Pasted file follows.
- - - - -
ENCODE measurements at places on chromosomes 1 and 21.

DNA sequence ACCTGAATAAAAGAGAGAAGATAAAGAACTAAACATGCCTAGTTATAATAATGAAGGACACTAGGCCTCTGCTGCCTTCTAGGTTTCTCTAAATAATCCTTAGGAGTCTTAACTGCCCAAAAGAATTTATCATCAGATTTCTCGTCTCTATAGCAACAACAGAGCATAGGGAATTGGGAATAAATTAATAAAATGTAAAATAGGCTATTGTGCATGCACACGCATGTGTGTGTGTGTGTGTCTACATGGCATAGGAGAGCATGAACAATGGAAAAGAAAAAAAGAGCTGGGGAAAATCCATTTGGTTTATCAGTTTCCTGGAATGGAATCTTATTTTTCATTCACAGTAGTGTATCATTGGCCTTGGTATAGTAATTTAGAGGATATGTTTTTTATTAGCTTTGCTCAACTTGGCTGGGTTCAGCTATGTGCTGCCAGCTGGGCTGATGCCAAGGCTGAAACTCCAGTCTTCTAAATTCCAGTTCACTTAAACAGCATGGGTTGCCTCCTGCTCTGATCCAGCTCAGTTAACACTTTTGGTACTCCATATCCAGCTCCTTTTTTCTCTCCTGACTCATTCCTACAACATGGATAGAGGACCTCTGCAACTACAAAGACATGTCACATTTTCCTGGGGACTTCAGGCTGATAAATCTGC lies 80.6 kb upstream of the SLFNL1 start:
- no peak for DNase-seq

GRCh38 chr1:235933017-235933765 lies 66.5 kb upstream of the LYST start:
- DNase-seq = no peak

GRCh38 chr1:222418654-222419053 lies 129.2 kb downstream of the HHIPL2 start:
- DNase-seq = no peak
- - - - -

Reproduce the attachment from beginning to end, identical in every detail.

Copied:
ENCODE measurements at places on chromosomes 1 and 21.

DNA sequence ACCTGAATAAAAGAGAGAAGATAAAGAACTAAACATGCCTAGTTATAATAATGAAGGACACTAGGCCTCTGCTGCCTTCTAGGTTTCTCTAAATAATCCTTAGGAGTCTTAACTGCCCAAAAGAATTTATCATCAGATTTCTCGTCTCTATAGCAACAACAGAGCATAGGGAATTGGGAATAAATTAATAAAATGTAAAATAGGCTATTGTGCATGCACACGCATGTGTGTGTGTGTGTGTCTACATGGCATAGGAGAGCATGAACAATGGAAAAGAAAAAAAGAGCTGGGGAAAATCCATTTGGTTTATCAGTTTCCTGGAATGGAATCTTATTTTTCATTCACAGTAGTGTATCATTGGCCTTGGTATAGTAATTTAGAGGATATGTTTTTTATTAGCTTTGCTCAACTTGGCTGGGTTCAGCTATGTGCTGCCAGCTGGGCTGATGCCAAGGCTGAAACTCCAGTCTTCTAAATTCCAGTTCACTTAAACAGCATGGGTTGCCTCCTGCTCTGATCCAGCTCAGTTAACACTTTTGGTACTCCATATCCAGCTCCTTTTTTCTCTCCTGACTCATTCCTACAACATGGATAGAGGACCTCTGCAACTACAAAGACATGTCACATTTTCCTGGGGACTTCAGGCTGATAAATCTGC lies 80.6 kb upstream of the SLFNL1 start:
- no peak for DNase-seq

GRCh38 chr1:235933017-235933765 lies 66.5 kb upstream of the LYST start:
- DNase-seq = no peak

GRCh38 chr1:222418654-222419053 lies 129.2 kb downstream of the HHIPL2 start:
- DNase-seq = no peak